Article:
By In PosCast

PosCast Episode 16 — The Hall (Part 2)

Yes, we really did record the second part — another hour and 20 minutes.

In it, I should warn you, we do get into a very heated but, I think, interesting conversation about the gun debate in America. I think we handle it delicately and … oh wait, I’m remembering that wrong. We talk about which players on this ballot belong in the mustache Hall of Fame. That’s it.

Oh, I should add — there are roughly 8,000 Hall of Fame words waiting to be published about the Hall of Fame over at SportsWorld.  And I think I will be doing a live Q&A at Facebook Wednesday evening after the Hall of Fame announcement. More on that Wednesday.

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18 Responses to PosCast Episode 16 — The Hall (Part 2)

  1. ajnrules says:

    Randy Winn hit a two-run double in Randy Johnson’s 300th win. That’s pretty awesome.

  2. Jon W says:

    Love your podcasts but I have to nitpick. You missed the best Billy Wagner stat/factoid. The guy threw 100 mph left-handed BUT HE WAS ACTUALLY A RIGHT-HANDER! He broke his arm as a boy and taught himself to switch. That always amazes me. First ballot hall of famer of all time greatest athletes playing a sport with their non-dominant hand.

  3. Jaack says:

    Randy Winn really deserved that September Player of the Month. Dude had a 246 wRC+. In his 58 Games for the Giants that year, he hit 11 dingers, when his career high for any season outside 2005 was 14.

    Looking back, the 2005 Giants were like the champions of guys with good not great careers. Ray Durham, Randy Winn, Mike Matheny, Moises Alou, JT Snow, Eduardo Alfonso, and Marquis Grissom.

  4. Anon says:

    Joe, Joe, Joe – how could you miss Randy Winn’s single best career factoid? He was both a baseball and a basketball player in college and was teammates with Steve Nash!

  5. Cuban X Senators says:

    Home with a fever, I faded during Wagner & fell asleep as Walker was discussed. Thanks listeners for telling me what I missed — or um, didn’t miss/shoulda missed rather.

  6. BobDD says:

    You went on and on about Schilling having the greatest walk to K ratio in modern baseball history, but the truth of why he hasn’t been voted in is because of his politics. We all know that, right? I don’t think he will get in and the voters seem to be OK with that particular prejudice. So why “hope” that the prejudice against Bonds and Clemens and McGwire will eventually go away. The voters are PROUD of their prejudices in all four of those cases (and ARod later). Part of the scandal of the HoF for me. Those voters are claiming that their prejudices are acceptable – even laudatory.

    • plivengood says:

      I don’t think it is Schilling’s politics.

      • plivengood says:

        Arggh, mistakenly hit send. Anyway, not his politics, it’s his shortish career and low win total. Not that I agree with any of these things (as much as I disagree with his politics, but jeez, who cares?).

      • Pat says:

        Yeah, I think you’re right. Most ballplayers have politics similar to Schilling’s, although he’s undoubtedly mouthier about it. But to a lot of the writers, 216-146 with no Cy Youngs just doesn’t feel like a HOFer. Blyleven had to endure a long campaign, and Schilling likely will too, because the voters just aren’t at that level of sophistication yet.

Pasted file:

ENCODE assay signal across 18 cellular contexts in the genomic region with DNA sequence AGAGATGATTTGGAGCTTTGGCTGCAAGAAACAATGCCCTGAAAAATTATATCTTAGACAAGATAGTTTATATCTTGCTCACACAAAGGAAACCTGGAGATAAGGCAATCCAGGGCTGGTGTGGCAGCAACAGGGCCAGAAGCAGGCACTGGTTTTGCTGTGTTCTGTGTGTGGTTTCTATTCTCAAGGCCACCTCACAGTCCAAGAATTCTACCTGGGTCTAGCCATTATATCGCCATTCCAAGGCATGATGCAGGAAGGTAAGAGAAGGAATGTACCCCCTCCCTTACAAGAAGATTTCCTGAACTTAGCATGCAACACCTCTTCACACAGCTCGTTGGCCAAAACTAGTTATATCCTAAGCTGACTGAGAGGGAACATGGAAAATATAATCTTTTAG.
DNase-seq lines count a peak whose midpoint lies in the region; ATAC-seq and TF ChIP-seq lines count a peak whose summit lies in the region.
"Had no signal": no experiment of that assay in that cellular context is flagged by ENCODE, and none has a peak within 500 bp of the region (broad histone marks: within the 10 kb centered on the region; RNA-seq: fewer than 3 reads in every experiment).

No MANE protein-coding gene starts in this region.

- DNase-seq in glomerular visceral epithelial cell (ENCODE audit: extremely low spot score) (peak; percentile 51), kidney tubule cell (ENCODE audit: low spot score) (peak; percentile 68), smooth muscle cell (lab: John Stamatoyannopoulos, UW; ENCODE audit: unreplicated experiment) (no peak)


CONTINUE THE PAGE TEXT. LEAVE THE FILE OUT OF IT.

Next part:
(That said, take a look at his black ink, gray ink, Hall monitor, and Hall standards on his b-ref page. It’s pretty striking.)

    • SDG says:

      I really, really doubt it’s Schilling’s politics. Pro sports are a pretty conservative place and most pro athletes tend to be Republican. Also, his vote total % has increased from year to year at a higher rate than many other players’. (I can find the link if you want, but I’m already typing this when I should be working).

      • Pat says:

        2013 (1st year): 38.8% (no inductees that year)
        2014: 29.2% (Glavine, Maddux, Frank Thomas crowded the ballot)
        2015: 39.2% (Unit, Pedro, Smoltz, Biggio)
        2016: 53.2%

        I would guess he gets in next year. He got more votes than Bonds, Clemens, or Mussina this year. The only new entrants next year are Pudge, Manny, and Vlad.

    • Smoltz is as conservative of a guy as you can get & lives in about the most conservative area of the country & he was a first ballot HOFer. If you want to say it was personality, I’d go along with that. Smoltz was classy, while Schilling was/is a blowhard jack wagon.

      • duffy01 says:

        I’ve no idea if it is his politics. I think he is borderline HOF, could go either way. However, he is much more public with his politics than many athletes are. I’ve never heard Smoltz express his opinion but I’ve heard Schilling many times. And most journalists are more liberal than conservative, so it could affect him.

  7. Pat says:

    751st best… oh, that’s tragic. You know what means? That means if you filled the active rosters of all 30 MLB teams with the greatest players of all time, Randy Wynn would be the first guy not picked. He’s All-Time Replacement Level. He’s on the waiver wire of eternity.

  8. Rocky White says:

    Everyone points to Larry Walker’s differential for Coors Field verses road games. It is a big gap, but I’d love for someone to dig deeper —
    1) how does he compare to the rest of the league batting at Coors Field during those years?
    2) how do his road stats compare with the road stats of other HOFers?

    I suspect the answers to these questions would boost his case.

  9. Jon Kopplin says:

    Randy Winn 751st best player ever. I wonder what kind of algorithm figures that out on BR?

  10. James says:

    FACT: Jack Morris had more whiskers than any other pitcher in the 1980s.

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